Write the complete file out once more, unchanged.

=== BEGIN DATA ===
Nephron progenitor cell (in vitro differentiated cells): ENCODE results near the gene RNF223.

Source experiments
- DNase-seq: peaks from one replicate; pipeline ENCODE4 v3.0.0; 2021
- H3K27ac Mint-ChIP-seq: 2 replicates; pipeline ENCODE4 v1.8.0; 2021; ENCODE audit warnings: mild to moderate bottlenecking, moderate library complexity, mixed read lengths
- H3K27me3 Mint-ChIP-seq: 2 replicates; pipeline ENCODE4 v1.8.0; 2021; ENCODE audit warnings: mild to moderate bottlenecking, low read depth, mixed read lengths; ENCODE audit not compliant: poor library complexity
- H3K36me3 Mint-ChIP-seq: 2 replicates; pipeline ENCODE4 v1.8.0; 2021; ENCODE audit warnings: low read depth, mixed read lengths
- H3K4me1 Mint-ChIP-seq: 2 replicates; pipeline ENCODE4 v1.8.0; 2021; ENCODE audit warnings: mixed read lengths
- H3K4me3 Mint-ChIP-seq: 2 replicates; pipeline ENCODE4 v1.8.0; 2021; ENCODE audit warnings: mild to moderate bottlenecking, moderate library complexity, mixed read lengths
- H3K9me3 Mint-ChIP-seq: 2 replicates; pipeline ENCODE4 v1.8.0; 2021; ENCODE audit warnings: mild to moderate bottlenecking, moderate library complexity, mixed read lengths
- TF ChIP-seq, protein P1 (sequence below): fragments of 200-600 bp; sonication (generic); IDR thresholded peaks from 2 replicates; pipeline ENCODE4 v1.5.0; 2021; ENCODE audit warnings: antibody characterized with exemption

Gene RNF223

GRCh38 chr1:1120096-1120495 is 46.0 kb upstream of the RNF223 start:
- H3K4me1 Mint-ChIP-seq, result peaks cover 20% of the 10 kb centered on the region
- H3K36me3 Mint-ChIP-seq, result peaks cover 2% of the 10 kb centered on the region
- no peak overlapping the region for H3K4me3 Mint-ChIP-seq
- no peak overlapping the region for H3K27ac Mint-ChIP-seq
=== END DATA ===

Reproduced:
Nephron progenitor cell (in vitro differentiated cells): ENCODE results near the gene RNF223.

Source experiments
- DNase-seq: peaks from one replicate; pipeline ENCODE4 v3.0.0; 2021
- H3K27ac Mint-ChIP-seq: 2 replicates; pipeline ENCODE4 v1.8.0; 2021; ENCODE audit warnings: mild to moderate bottlenecking, moderate library complexity, mixed read lengths
- H3K27me3 Mint-ChIP-seq: 2 replicates; pipeline ENCODE4 v1.8.0; 2021; ENCODE audit warnings: mild to moderate bottlenecking, low read depth, mixed read lengths; ENCODE audit not compliant: poor library complexity
- H3K36me3 Mint-ChIP-seq: 2 replicates; pipeline ENCODE4 v1.8.0; 2021; ENCODE audit warnings: low read depth, mixed read lengths
- H3K4me1 Mint-ChIP-seq: 2 replicates; pipeline ENCODE4 v1.8.0; 2021; ENCODE audit warnings: mixed read lengths
- H3K4me3 Mint-ChIP-seq: 2 replicates; pipeline ENCODE4 v1.8.0; 2021; ENCODE audit warnings: mild to moderate bottlenecking, moderate library complexity, mixed read lengths
- H3K9me3 Mint-ChIP-seq: 2 replicates; pipeline ENCODE4 v1.8.0; 2021; ENCODE audit warnings: mild to moderate bottlenecking, moderate library complexity, mixed read lengths
- TF ChIP-seq, protein P1 (sequence below): fragments of 200-600 bp; sonication (generic); IDR thresholded peaks from 2 replicates; pipeline ENCODE4 v1.5.0; 2021; ENCODE audit warnings: antibody characterized with exemption

Gene RNF223

GRCh38 chr1:1120096-1120495 is 46.0 kb upstream of the RNF223 start:
- H3K4me1 Mint-ChIP-seq, result peaks cover 20% of the 10 kb centered on the region
- H3K36me3 Mint-ChIP-seq, result peaks cover 2% of the 10 kb centered on the region
- no peak overlapping the region for H3K4me3 Mint-ChIP-seq
- no peak overlapping the region for H3K27ac Mint-ChIP-seq